The potential user of these things, there's a big focus. A lot of folks are restricted on travel. You have a growing family, about to grow larger soon. Congratulations on that. That's a good thing. I think about the stress of being cooped up and trying to stay healthy. What type of feedback are you getting from the folks bringing The Ice Barrel to their home to try to deal with the work from home stresses of life?
I'm very fortunate that I thoroughly enjoy being with my wife and kids. The more time we get together, generally, the happy we are. With that being said, there's no doubt, in family and in relationships, there are challenges. There are a lot of us that are at home with our families during this time. We have seen quite a few clients purchase the barrel and wanting to maintain a form of balance and sanity while they're all together, especially during the holiday season, which is cool because you have this place in your home where you can go out and you can let the stress and the pain affect you. You can feel it. You can get all out in the barrel. As soon as you get out of the barrel, your wife is happy to have you back. Your kids are happy that their dad is smiling. That's our experience. Nobody takes an ice bath and doesn't come out smiling. I've never seen it. We've given out hundreds and hundreds of ice baths and I've never seen anyone get out not smiling.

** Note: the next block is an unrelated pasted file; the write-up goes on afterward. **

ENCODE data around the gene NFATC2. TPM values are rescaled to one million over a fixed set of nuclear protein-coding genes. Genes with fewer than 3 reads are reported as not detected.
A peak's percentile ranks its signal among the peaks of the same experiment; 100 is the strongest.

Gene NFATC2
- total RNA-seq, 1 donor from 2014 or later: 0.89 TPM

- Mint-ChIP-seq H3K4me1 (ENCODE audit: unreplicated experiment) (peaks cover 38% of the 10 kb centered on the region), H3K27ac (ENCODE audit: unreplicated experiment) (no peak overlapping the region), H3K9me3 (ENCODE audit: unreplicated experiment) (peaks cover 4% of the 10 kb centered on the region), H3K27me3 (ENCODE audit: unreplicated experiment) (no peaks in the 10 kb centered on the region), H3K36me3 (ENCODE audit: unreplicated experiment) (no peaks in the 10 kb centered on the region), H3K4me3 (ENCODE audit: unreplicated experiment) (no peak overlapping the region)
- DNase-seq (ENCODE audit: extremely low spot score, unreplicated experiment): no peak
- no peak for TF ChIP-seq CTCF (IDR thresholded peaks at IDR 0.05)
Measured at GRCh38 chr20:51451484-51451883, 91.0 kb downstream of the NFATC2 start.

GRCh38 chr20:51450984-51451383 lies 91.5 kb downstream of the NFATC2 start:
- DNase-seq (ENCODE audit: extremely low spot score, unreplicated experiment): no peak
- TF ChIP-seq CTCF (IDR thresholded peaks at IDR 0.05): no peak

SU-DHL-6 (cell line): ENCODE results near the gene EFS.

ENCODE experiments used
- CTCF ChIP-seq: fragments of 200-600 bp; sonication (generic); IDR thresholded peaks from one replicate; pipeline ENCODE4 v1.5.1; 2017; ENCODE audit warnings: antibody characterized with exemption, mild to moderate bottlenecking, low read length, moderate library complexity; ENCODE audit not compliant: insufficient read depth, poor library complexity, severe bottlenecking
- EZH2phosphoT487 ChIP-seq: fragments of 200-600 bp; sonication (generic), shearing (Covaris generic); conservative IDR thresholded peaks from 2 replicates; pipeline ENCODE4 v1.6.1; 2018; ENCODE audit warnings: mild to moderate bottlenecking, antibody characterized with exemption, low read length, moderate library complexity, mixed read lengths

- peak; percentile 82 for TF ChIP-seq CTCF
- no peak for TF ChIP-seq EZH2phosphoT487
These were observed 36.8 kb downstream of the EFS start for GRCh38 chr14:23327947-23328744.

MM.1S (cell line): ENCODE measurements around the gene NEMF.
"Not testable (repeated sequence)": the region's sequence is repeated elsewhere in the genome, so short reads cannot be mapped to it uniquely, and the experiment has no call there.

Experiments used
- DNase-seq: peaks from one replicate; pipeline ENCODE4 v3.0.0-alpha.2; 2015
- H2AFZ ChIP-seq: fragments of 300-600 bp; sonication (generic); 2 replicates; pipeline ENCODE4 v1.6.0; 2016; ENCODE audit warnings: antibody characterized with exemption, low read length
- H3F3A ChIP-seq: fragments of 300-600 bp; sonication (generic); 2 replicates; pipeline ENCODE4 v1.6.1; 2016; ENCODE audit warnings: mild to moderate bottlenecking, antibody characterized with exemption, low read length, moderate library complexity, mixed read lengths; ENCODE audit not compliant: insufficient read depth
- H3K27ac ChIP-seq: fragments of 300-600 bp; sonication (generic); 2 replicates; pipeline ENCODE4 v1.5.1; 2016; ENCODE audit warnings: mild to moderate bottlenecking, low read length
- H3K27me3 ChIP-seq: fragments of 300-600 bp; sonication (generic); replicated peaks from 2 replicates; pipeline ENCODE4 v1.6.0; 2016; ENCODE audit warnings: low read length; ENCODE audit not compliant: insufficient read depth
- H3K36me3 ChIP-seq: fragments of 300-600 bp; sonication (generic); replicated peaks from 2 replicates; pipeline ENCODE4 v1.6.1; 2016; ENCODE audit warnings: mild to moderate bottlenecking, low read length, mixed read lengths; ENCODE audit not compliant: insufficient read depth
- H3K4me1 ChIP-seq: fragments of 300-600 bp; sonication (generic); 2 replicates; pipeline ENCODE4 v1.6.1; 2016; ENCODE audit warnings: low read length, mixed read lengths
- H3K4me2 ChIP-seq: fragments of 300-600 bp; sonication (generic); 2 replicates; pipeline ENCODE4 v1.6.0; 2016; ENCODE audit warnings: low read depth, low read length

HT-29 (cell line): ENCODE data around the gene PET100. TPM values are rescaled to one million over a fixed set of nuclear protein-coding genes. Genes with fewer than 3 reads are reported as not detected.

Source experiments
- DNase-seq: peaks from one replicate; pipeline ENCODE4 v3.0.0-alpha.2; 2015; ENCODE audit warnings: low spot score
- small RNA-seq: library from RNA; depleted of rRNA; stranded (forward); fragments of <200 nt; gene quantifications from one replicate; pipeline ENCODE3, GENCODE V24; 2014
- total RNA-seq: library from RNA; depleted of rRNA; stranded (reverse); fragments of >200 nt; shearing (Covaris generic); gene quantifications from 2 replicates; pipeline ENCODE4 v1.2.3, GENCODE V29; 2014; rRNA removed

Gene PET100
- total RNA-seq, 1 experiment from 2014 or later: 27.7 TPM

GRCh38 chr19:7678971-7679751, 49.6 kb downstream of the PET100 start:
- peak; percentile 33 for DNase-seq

Why do you suppose that is? Is it relief that you survived or glad you're out?
Either one of the two.
[bctt tweet="Cold therapy elevates your mood, focus, and clarity." username=""]
I think about the premise that you have to take and put yourself in stressful situations to grow. You hear time and time again, various folks will say, “The status quo doesn't help you. You have to get out of your comfort zone in order to grow.” For the mental side of the house, in the ice drill, how do you think that contributes to that mental conditioning or growth?